As someone who wasn’t born until the middle of the 1990s – for which I can only apologise – and finds even the average nightclub considerably louder than any music ever needs to be, I confess that rave culture is something of an alien concept to me. With that in mind, Brian Welsh’s Beats served as a very pleasant surprise. In a true manifestation of the film’s simple, raw power, it evoked warm sentiment in me for a cultural moment I never experienced.
That cultural moment is the introduction by the British government of the Criminal Justice and Public Order Act in 1994 – the year of my birth, for which I can again only apologise. One of the most widely discussed elements of the legislation outlawed gatherings featuring music that was “wholly or predominantly characterised by the emission of a succession of repetitive beats”. Johnno (Cristian Ortega) and his unruly, troubled friend Spanner (Lorn Macdonald), idolise the culture of raves and, despite their age, are seduced by the promise of a rebellious gathering being organised by underground DJ D-Man (Ross Mann) – referred to with brilliant bluntness as “the c**t off the radio”.
As part of a ragtag, disaffected group, they begin their drink and drug-fuelled journey during an event billed as the ravers’ last stand: “two arms up in the air and two fingers to the authorities”, as D-Man puts it. With Johnno on the cusp of a move to the suburbs, it also feels like the last stand for his life and his bond with his best mate.
Welsh, known for Black Mirror episode ‘The Entire History of You’ and snooker-themed BBC drama The Rack Pack, expertly evokes the feel of the period with a working class Scotland not dissimilar to the iconic Edinburgh of Danny Boyle’s Trainspotting. Boyle’s film is an obvious comparison point, but a valid one given the shared themes of youth turning to hedonism in an attempt to do what Jack Black would almost certainly call “sticking it to the man”. This is a world in which “the only good system is a sound system” and authority is unambiguously villainous, which is a problem given the fact that Johnno’s stepdad is one of the police officers charged with enforcing the new law.
The rave, when it arrives, is a kaleidoscope of sweaty euphoria. Beads of perspiration fly from characters’ hair, while cinematographer Benjamin Kracun’s monochrome visual style gives way to flashes of psychedelic colour. In this world, black and white feels like the truth, while these glimpses of colour feel like artificial constructions, created by the influence of hallucinogens and endless cans of cheap cider. Like Olivier Assayas’ French coming of age tale Cold Water, which incidentally was released in 1994 as the rave law arrived in Britain, the party forms the centrepiece for a story that takes in disparate elements of the youth experience.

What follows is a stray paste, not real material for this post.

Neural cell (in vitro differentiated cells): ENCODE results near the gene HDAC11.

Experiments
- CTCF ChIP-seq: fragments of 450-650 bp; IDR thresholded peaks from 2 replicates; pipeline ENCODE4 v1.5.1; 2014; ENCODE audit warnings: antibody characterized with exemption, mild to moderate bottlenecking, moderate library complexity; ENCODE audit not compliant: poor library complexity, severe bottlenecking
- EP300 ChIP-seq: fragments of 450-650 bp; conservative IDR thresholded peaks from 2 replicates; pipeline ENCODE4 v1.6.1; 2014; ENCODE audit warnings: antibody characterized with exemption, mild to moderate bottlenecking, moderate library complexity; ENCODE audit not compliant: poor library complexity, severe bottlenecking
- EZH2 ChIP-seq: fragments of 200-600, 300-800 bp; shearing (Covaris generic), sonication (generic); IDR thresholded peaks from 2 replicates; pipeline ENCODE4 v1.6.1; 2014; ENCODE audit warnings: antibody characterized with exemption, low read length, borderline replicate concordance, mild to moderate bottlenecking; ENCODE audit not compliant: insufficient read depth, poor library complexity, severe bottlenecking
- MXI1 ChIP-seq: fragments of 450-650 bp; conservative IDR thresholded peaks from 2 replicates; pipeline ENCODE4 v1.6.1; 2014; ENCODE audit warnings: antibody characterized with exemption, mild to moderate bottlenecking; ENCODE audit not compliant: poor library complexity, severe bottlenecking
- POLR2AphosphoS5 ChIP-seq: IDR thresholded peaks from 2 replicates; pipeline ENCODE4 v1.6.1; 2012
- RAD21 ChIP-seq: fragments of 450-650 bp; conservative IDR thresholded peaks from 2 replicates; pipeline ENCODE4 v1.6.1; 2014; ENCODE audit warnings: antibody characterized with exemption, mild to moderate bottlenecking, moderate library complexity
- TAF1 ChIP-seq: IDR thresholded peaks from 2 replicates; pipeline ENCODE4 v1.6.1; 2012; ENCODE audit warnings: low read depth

At the core of that is the potent friendship between Johnno and Spanner. The former’s family is dead set against Spanner, who has a tearaway reputation and a low-grade gang boss brother (Neil Leiper), who we see spitting in his cereal and threatening to burn his sibling’s face on the stove. Johnno, played with beautiful, rabbit-in-headlights sensitivity by feature debutant Cristian Ortega, is contrastingly constantly drawn to Spanner, in what transpires as an insightful depiction of the intensity of teenage friendship, with more than a little frisson of potential romance at play as well.
The performances are delightfully raw, with Ortega finding his counterpoint in Macdonald’s take on Spanner – a desperate, frightened young man driven entirely by bravado and the desire to escape his brother’s shadow. Macdonald’s work is as heart-breaking as it is comedic, with his aptitude for humour never lessening the impact of his character’s inner tragedy. Ross Mann, too, is memorable as D-Man, who is driven into a borderline psychotic state by the cocktail of drugs he has taken and his devotion to defending the the rave culture he loves so much.
If there’s a failing to Beats, it’s that some of the more contrived elements of the plot don’t quite sit right. Brian Ferguson struggles with the under-written role of the cop stepdad, which robs a climactic moment of some of the power it needed. Also, the threat presented by Spanner’s brother and his gang often feels like a necessity of plot, more than an organic cog in what is otherwise a very naturalistic story. But when it focuses on its protagonists, their relationship and the intense brevity of youthful rebellion, it’s a film that flies with exquisite ecstasy, as the volume is cranked well beyond 11.
Dir: Brian Welsh
Scr: Brian Welsh, Kieran Hurley
Cast: Cristian Ortega, Lorn Macdonald, Ross Mann, Gemma McElhinney, Amy Manson, Brian Ferguson, Rachel Jackson, Laura Fraser, Neil Leiper
Prd: Camilla Bray
DOP: Benjamin Kracun
Music: Stephen Hindman, Penelope Trappes
Run time: 101 mins
Beats is in UK cinemas from 17th May.